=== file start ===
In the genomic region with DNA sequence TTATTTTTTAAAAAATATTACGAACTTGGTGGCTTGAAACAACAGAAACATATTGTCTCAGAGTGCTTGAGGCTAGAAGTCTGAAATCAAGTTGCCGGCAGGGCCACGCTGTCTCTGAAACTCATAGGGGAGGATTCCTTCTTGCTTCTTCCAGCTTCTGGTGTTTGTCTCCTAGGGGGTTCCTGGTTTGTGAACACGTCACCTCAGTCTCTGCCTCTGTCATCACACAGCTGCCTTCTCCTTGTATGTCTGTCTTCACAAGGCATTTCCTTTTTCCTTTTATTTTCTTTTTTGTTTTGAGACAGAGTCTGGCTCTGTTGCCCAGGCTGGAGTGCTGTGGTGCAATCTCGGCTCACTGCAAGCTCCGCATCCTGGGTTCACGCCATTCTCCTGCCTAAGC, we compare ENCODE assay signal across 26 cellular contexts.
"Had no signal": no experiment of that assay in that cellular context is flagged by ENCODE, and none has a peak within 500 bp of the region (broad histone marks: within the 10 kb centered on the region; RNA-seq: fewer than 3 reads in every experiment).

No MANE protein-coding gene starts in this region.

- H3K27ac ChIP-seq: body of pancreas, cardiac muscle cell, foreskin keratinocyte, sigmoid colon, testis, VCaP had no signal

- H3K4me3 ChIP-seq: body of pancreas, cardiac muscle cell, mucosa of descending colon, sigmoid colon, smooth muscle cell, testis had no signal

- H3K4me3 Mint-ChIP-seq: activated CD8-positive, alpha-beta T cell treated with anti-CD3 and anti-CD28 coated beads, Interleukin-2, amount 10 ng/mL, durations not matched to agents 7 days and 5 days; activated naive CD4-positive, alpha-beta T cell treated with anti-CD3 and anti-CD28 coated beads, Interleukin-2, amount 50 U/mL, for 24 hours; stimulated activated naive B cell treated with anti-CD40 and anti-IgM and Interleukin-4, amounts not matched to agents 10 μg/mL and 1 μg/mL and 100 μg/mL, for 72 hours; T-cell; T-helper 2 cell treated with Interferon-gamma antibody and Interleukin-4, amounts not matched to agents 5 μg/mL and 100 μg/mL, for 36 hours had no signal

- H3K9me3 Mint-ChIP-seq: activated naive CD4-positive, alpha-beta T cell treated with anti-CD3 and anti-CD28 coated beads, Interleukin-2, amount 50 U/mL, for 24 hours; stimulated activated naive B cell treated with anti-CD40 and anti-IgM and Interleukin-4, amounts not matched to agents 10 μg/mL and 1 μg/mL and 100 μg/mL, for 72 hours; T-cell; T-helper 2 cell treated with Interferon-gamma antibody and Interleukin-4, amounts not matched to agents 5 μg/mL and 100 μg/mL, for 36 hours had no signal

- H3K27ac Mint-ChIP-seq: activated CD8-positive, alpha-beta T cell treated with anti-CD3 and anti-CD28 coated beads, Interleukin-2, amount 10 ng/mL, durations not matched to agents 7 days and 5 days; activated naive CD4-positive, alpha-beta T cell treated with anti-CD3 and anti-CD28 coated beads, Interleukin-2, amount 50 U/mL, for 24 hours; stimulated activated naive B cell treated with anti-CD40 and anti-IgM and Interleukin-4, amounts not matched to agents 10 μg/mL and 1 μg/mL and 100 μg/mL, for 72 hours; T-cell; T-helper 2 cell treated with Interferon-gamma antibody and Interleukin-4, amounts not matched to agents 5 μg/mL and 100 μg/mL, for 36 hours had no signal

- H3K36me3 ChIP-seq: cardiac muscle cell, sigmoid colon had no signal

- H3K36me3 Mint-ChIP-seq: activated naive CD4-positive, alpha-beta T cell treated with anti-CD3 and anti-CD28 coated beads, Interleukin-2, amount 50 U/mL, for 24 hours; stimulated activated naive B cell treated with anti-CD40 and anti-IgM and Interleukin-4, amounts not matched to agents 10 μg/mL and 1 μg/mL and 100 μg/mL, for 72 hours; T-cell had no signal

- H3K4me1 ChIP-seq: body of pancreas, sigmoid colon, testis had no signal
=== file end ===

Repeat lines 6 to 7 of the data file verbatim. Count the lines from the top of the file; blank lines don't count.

- H3K4me3 Mint-ChIP-seq: activated CD8-positive, alpha-beta T cell treated with anti-CD3 and anti-CD28 coated beads, Interleukin-2, amount 10 ng/mL, durations not matched to agents 7 days and 5 days; activated naive CD4-positive, alpha-beta T cell treated with anti-CD3 and anti-CD28 coated beads, Interleukin-2, amount 50 U/mL, for 24 hours; stimulated activated naive B cell treated with anti-CD40 and anti-IgM and Interleukin-4, amounts not matched to agents 10 μg/mL and 1 μg/mL and 100 μg/mL, for 72 hours; T-cell; T-helper 2 cell treated with Interferon-gamma antibody and Interleukin-4, amounts not matched to agents 5 μg/mL and 100 μg/mL, for 36 hours had no signal

- H3K9me3 Mint-ChIP-seq: activated naive CD4-positive, alpha-beta T cell treated with anti-CD3 and anti-CD28 coated beads, Interleukin-2, amount 50 U/mL, for 24 hours; stimulated activated naive B cell treated with anti-CD40 and anti-IgM and Interleukin-4, amounts not matched to agents 10 μg/mL and 1 μg/mL and 100 μg/mL, for 72 hours; T-cell; T-helper 2 cell treated with Interferon-gamma antibody and Interleukin-4, amounts not matched to agents 5 μg/mL and 100 μg/mL, for 36 hours had no signal